You will also need a personal statement for university applications. However, this will be much more detailed – and try and help you gain a place at uni.
Personal statements for university
Why do I need a personal statement?
Your personal statement is one of the most important parts of your CV.
It gives you a chance to sell yourself to the employer in a small and easy-to-digest paragraph. By summing up the specific skills and experience that make you perfect for the position, you’ll be able to prove your suitability and convince the recruiter to read on.
In fact, a well written personal statement can mean the difference between standing out from the crowd and your application being rejected.
How long should a personal statement be?
Ideally, your personal statement should be no more than around 150 words (or four or five lines of your CV). Any more than this and you run the risk of rambling and taking up valuable space.
Remember: it’s a summary, not a cover letter. So keep it concise, pertinent and to the point.
Try reading our personal statement examples to help you get started.
What do you put in a personal statement?
Successful personal statements answer the following questions:
- Who are you?
- What can you offer?
- What are your career goals?
To make sure you’ve ticked all the boxes, consider bullet-pointing answers to these when drafting your personal statement. And, if you’re struggling for inspiration, use the job description to help you identify the specific skills the employer is looking for.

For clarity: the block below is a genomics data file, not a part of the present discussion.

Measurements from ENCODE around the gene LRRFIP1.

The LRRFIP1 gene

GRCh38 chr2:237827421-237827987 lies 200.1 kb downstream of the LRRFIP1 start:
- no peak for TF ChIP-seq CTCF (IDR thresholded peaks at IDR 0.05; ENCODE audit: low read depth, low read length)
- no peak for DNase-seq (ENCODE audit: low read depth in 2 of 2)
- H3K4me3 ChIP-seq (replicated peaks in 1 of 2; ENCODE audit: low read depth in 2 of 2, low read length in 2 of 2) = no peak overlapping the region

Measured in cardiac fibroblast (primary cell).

For example, if it highlights that the perfect candidate will have excellent business analysis skills, make sure you cover this somewhere in your statement.
This could sound something like: ‘Working experience of strategic business analysis with an investigative and methodical approach to problem-solving.’
Personal statement: Dos and don’ts
How do you begin a personal statement?
Starting off with the ‘who are you?’ question, always aim to include a quick introduction as the first point.
An example opening for your personal statement could be: ‘A qualified and enthusiastic X, with over Y years’ worth of experience, currently searching for a Z position to utilise my skills and take the next step in my career’.
What tense should it be written in?
Your personal statement can be written in any person or tense – as long as you maintain consistency throughout.
This means avoiding statements like: ‘I am a recent business economics graduate. Excellent analytical and organisational skills. I am driven and self-motivated individual that always gives 100% in everything I do. Proven track record of successes’ –at all costs.
How long should I spend writing my personal statement?
A personal statement isn’t a one-size-fits all document.
In other words, a new one should be written for each application you send off. Although it might take some time to alter it according to each job role, your effort will make all the difference when it comes to impressing an employer.
After all, each job requires a slightly different set of skills and experience – meaning the level of focus you put on your abilities will change from application to application.
Remember: generic personal statements won’t get you anywhere – and sending off five well-written and tailored CVs has more value than sending out fifty generic ones.
Personal statement example
A recent business economics graduate with a 2:1 honours degree from the University of X, looking to secure a Graduate Commercial Analyst position or similar to utilise my current analytical skills and knowledge, and also help me to further develop these skills in a practical and fast-paced environment.
My eventual career goal is to assume responsibility for the analysis and implementation of all commercial data and actively contribute to the overall success of any business I work for.
Personal statement examples